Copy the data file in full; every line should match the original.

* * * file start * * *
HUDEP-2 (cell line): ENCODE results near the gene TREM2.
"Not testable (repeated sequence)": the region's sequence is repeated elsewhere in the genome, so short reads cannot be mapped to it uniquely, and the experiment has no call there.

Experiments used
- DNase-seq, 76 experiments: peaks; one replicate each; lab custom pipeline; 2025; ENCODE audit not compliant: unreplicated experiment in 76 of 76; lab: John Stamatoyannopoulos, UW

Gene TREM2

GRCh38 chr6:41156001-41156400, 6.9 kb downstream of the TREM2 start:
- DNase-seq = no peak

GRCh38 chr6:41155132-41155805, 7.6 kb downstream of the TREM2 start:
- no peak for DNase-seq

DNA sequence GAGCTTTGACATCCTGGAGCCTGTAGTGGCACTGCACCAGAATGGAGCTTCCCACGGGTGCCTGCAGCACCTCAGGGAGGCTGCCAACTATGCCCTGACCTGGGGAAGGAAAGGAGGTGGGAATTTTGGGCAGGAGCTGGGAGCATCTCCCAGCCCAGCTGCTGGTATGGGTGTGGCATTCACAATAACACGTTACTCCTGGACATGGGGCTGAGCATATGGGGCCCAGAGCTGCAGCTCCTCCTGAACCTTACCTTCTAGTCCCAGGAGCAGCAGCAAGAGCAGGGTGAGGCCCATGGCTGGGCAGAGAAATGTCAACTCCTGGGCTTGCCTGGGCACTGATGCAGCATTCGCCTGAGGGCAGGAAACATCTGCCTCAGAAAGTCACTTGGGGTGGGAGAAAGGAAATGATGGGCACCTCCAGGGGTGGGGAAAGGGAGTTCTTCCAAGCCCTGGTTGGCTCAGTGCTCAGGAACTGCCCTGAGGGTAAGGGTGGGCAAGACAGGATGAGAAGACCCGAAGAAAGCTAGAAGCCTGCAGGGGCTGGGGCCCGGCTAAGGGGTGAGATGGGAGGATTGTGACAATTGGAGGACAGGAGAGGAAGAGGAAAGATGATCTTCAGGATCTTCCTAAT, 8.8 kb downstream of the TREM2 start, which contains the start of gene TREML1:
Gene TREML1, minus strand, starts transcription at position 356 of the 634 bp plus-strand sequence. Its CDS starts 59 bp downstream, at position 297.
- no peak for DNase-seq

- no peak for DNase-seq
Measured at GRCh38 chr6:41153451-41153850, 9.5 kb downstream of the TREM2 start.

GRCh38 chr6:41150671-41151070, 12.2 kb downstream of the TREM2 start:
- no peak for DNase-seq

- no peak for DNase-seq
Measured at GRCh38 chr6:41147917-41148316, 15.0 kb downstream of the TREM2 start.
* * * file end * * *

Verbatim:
HUDEP-2 (cell line): ENCODE results near the gene TREM2.
"Not testable (repeated sequence)": the region's sequence is repeated elsewhere in the genome, so short reads cannot be mapped to it uniquely, and the experiment has no call there.

Experiments used
- DNase-seq, 76 experiments: peaks; one replicate each; lab custom pipeline; 2025; ENCODE audit not compliant: unreplicated experiment in 76 of 76; lab: John Stamatoyannopoulos, UW

Gene TREM2

GRCh38 chr6:41156001-41156400, 6.9 kb downstream of the TREM2 start:
- DNase-seq = no peak

GRCh38 chr6:41155132-41155805, 7.6 kb downstream of the TREM2 start:
- no peak for DNase-seq

DNA sequence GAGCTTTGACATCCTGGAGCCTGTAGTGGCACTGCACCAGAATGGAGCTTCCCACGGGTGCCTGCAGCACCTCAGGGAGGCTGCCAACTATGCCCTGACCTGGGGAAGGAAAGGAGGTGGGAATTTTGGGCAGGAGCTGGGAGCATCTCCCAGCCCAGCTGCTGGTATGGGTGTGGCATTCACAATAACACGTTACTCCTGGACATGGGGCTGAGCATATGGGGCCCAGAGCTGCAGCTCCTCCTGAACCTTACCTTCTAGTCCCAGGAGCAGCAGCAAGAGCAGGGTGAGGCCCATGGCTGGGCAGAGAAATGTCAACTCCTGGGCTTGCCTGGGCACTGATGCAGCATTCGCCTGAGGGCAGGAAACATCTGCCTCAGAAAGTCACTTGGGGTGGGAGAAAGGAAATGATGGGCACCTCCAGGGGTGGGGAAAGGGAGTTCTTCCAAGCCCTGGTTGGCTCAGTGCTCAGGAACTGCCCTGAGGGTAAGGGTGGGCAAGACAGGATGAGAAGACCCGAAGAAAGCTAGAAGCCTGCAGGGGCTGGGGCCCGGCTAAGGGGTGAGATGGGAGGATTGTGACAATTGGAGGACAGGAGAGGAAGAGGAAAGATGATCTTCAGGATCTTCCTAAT, 8.8 kb downstream of the TREM2 start, which contains the start of gene TREML1:
Gene TREML1, minus strand, starts transcription at position 356 of the 634 bp plus-strand sequence. Its CDS starts 59 bp downstream, at position 297.
- no peak for DNase-seq

- no peak for DNase-seq
Measured at GRCh38 chr6:41153451-41153850, 9.5 kb downstream of the TREM2 start.

GRCh38 chr6:41150671-41151070, 12.2 kb downstream of the TREM2 start:
- no peak for DNase-seq

- no peak for DNase-seq
Measured at GRCh38 chr6:41147917-41148316, 15.0 kb downstream of the TREM2 start.